Directed by: Woody Allen
Set in the 1920s on the opulent Riviera in the south of France, this light, romantic comedy is about a master magician, and mystic debunker, Stanley Crawford (Firth) who appears on stage as Chinese conjuror Wei Ling Soo a celebrated magician who is tapped by his oldest friend and fellow magician, Howard Burkan (Simon McBurney), to help try and expose a psychic medium Sophie Baker (Stone) as a fake. On stage, Wei Ling Soo is something of a marvel, packing theaters and wowing audiences with his amazing feats of brilliance, offstage, Stanley is something of a grouchy, arrogant Englishman with an inflated opinion of himself, an aversion to phony spiritualists’ claims of real magic, and a complete distain of spirituality entirely.
Persuaded by his life-long friend, to assist in the debunking of Baker, Stanley travels to the Côte d’Azur mansion of the Catledge family where mother Grace (Jacki Weaver), son Brice (Hamish Linklater), and daughter Caroline (Erica Leerhsen) are in danger of being duped into bankrolling Baker’s bogus psychic institute. Stanley presents himself as a businessman in order to debunk the alluring young clairvoyant who is staying there with her mother (Harden). Sophie arrived at the Catledge villa at the invitation of Grace, who is convinced that Sophie can help her contact her late husband, and once there, attracted the attention of Brice, who has fallen completely in love with her.
Needless to say, from his initial meeting with Sophie, Stanley dismisses her as an insignificant pip-squeak whom he can unmask in no time, all the time scoffing at the Catledge family’s astounding gullibility. However, much to his utter surprise and enormous discomfort, not only does Sophie accomplish numerous feats of mind-reading and other supernatural deeds defying all rational explanation, Stanley begins to become enraptured by the lovely young lass. Before long, Stanley confesses to his beloved Aunt Vanessa (Eileen Atkins) that he has begun to wonder whether Sophie’s powers could actually be real. If they were to be true, Stanley realizes that anything might be possible, even good, and his entire belief system would come crashing down.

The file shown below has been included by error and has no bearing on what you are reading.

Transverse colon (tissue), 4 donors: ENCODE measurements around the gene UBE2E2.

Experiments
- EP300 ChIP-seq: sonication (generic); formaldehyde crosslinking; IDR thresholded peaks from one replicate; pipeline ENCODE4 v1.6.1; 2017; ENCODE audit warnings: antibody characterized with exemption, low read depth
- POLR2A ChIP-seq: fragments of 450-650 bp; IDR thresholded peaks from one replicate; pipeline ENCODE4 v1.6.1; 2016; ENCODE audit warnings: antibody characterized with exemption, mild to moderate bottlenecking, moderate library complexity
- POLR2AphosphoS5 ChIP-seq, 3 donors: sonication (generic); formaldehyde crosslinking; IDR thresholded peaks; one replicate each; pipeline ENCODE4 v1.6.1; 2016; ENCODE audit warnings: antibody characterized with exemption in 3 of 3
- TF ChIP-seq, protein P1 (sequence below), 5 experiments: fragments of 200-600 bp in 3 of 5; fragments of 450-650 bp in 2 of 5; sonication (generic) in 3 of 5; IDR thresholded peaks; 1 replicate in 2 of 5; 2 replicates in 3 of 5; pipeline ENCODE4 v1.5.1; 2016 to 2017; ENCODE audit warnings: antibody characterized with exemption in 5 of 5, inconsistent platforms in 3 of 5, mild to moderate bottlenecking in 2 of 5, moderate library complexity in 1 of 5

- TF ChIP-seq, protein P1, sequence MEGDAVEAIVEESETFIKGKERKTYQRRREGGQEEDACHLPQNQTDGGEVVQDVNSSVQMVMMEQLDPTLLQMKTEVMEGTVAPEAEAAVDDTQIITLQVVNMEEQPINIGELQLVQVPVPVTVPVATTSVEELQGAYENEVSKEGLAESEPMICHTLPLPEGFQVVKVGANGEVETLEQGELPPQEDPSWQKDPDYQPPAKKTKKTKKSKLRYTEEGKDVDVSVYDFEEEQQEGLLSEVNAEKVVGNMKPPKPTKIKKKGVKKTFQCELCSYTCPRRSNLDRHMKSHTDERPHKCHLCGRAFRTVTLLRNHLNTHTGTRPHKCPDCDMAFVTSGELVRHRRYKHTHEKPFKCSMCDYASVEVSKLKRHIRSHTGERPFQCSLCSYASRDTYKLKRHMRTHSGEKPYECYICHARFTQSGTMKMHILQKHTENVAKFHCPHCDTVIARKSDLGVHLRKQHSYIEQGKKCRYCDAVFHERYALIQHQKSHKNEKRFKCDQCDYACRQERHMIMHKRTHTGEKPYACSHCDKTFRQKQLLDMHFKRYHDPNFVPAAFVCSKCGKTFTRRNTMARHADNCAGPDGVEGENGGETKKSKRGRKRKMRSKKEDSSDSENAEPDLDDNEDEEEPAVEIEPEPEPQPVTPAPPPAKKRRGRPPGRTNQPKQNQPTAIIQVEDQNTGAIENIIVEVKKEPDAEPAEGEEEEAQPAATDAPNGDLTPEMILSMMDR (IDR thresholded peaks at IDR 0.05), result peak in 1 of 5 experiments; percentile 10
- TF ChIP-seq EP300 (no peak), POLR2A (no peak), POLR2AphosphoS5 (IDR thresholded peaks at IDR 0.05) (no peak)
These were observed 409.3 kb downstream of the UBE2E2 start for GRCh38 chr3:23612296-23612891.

As with most of the recent Woody Allen’s films, what occurs onscreen are a series of lighthearted, magical moments that are wrapped up in the melodic music of the era all of which creates a truly magical atmosphere even as the lighthearted tale is woven across the cinematic backdrop of the French Riviera. The story itself is full of great dialogue, insightful observations and wonky twists and turns that make it a veritable delight to unfold onscreen. Well worth taking in for those of us long-time Allen fans.
Robert J. Sodaro has been reviewing films for some 30 years. During that time, his movie reviews and articles have appeared in numerous print publications, as well as on the web. Subscribe to receive regular articles and movie reviews.